The word Fotze (cunt) has the irregular spelling Votze, which is usually explained as a reference to the denotated part. But comparing Vater (father), I don't know any reason why hat wouldn't be Fater....
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88 views

Why and how do some words come to mean multiple completely unrelated things?

Take an example of the English word 'just'. While it means 'morally fair' in "a just social system", it also means 'a little' in "just less than 8%". For a myriad of colourful meanings of 'just', ...
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Nicknames in Various Historical Cultures

There are a variety of ways to form casual address terms. Using family terms is common ('brother'), shortening/modifying a given name ('Teddy' from Theodore), or something based on the person's ...
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2answers
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How did Gk. ταινία “band, ribbon” come from PIE *tn̥-yā- < *ten- “to stretch”?

AHD-IER (Watkin, 2011) P93 gives PIE *tn̥-yā- for Gk. ταινία: Suffixed zero-grade form *tn̥-yā‑. taenia; polytene, from Greek tainiā, band, ribbon. while EDG (Robert Beekes, 2010) P1444: ...
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2answers
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Can we use etymology to determine the nature of synchronic semantic and morphosyntactic differences between (near-)synonyms?

I've recently joined a discussion in which some of the participants insist that if one doesn't understand the nature of the difference between two or more words (the ones discussed by us are synonyms ...
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3answers
258 views

Possible diachronic developments of th sounds

What are possible diachronic developments of th sounds? Of course, I am aware of th-stopping /ð/,/θ/ -> /d/ and of th-fronting/θ/ -> /f/. Are there other developments of ð/ and /θ/ attested in the ...
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Are there any words which have the meaning 'Hello' or 'Hi' with Turkic origin? [duplicate]

In Turkish we say Merhaba or Selam when we want to say Hi to someone but both of these words have Arabic origin. I know that the same goes on with the other Turkic languages like Azerbaijani, Kazakh, ...
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1answer
53 views

What did Sapir intend to say when he wrote that 'whither' repeats all of 'where'?

I first learned of this quote on p. 105 Bottom. McWhorter, J. PhD Linguistics (Stanford). Our Magnificent Bastard Tongue (2009). Primary Source: Language: An Introduction to the Study of Speech. ...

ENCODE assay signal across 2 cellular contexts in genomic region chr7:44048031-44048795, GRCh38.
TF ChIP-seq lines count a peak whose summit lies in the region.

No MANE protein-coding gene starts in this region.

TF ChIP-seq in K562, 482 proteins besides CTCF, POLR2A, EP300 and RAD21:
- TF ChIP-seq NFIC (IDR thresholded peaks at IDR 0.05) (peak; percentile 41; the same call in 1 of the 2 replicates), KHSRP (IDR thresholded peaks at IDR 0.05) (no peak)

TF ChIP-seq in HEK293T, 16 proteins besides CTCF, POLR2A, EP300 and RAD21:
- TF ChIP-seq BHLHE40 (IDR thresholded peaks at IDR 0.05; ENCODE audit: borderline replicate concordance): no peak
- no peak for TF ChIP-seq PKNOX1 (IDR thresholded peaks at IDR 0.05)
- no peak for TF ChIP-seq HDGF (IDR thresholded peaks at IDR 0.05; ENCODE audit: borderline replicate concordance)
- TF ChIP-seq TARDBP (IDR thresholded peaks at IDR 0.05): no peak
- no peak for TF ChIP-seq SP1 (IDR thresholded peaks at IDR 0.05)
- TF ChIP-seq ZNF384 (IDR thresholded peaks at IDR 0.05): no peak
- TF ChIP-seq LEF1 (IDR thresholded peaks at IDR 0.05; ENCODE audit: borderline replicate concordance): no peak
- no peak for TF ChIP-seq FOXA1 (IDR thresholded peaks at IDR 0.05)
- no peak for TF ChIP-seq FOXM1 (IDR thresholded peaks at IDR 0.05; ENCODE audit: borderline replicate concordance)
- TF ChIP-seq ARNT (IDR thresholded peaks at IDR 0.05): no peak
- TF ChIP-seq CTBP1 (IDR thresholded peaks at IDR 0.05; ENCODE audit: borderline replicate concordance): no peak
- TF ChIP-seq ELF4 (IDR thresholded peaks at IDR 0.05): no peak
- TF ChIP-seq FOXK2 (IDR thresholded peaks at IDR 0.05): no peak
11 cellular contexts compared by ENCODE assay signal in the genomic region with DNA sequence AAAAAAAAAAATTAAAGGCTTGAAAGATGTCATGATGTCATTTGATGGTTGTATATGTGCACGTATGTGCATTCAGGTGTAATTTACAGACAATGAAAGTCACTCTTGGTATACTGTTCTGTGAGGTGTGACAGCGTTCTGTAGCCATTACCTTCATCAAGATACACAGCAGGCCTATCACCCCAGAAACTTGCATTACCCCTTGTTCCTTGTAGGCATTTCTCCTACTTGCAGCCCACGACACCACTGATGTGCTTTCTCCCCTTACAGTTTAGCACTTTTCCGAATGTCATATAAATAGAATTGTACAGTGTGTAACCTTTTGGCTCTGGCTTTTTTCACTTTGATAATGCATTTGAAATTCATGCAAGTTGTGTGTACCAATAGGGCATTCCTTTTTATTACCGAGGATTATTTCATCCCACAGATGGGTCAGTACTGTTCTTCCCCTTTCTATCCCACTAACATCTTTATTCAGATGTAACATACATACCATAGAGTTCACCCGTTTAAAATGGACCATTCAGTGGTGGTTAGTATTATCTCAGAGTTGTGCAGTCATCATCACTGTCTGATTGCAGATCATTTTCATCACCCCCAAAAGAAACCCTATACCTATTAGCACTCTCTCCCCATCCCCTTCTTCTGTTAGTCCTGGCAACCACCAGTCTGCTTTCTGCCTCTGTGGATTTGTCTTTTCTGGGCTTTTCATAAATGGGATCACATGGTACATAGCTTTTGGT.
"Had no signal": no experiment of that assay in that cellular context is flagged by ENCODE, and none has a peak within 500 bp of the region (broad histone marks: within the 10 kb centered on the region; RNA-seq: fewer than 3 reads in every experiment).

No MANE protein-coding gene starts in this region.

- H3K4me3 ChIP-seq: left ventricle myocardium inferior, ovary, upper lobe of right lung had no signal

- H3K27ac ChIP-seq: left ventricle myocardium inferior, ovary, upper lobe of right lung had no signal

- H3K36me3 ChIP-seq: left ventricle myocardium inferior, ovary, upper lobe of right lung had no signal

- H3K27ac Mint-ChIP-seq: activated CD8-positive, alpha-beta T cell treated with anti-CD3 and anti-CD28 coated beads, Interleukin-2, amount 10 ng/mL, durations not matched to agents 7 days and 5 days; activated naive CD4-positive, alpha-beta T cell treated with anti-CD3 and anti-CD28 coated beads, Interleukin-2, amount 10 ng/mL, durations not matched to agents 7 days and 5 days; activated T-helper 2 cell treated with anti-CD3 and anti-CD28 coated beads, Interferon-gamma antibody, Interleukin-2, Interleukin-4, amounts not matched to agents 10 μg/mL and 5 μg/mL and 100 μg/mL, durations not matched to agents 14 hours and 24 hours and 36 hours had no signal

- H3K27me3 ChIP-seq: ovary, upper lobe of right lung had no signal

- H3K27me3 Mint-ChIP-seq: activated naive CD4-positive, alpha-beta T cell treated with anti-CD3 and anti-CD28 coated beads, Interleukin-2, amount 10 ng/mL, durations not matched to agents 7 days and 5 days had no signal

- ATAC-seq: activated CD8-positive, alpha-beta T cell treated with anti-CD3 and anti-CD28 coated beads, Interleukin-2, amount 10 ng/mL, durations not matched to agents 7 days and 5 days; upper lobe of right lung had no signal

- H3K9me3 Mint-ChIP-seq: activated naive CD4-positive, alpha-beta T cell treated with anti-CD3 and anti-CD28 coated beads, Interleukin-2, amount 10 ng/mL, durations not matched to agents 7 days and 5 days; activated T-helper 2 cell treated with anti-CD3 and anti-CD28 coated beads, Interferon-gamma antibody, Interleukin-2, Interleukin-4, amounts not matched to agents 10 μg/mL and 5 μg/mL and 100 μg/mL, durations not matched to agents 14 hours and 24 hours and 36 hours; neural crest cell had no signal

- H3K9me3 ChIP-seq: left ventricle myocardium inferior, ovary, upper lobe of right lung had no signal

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1answer
69 views

Isn't it obvious that linguists must specialize in language contact to study the history of English?

McWhorter, J. PhD Linguistics (Stanford). Our Magnificent Bastard Tongue (2009). p. 54 Bottom   There is ample scholarly work on how going to went from referring to locomotion to becoming a ...
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1answer
70 views

What is Songhay's Family?

What's the current thinking on genetic affiliations of Songhay? My old texts confidentially place it as Nilo-Saharan. This places a likely proto-Songhay homeland back closer to the Nile, with its ...
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1answer
118 views

What are some of the most divergent cognate word forms?

I'm looking for examples like this pair: Russian for 'grass snake' — уж, [uʂ] Classical Latin for 'snake' — anguis, likely [ˈaŋ.ɡᶣɪs] These word forms are both masculine nouns in the nominative, and ...
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2answers
235 views

What is the oldest language that we know enough about to construct a plausible sentence in it?

One exciting way to track the evolution of our understanding of Proto-Indo-European is to look at the different versions of Schleicher's fable from different years. The more time we spend studying the ...
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2answers
216 views

Can modern Icelanders really read the Prose Edda?

I've heard that Icelandic has changed so little in the past 1,000 years that even millennium-old texts (such as the prose Edda) are still intelligible to modern people who speak Icelandic. Is this ...
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1answer
114 views

Is there any superstrate influence of Old East Norse left in East Slavic languages?

The word "Russia" is derived from the name "Rus", the name of a Viking tribe originating from Sweden who ended up founding kingdoms in what is now Russia, Belarus and Ukraine, most notably the so-...
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Are there examples of decreolization by which the creole language develops toward the substrate language?

That is, the influence of the substrate language dismantles influences from superstrate languages? Because of the prestige and power etc. the superstrate language carrys, there would be difficulty in ...
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1answer
95 views

How did French take over Walloon in Belgium?

Wikipedia states the use of Walloon has decreased markedly since France's annexation of Wallonia in 1795. This period definitively established French as the language of social promotion, far more ...
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1answer
46 views

Where do I find datasets for linguistic phylogenetics?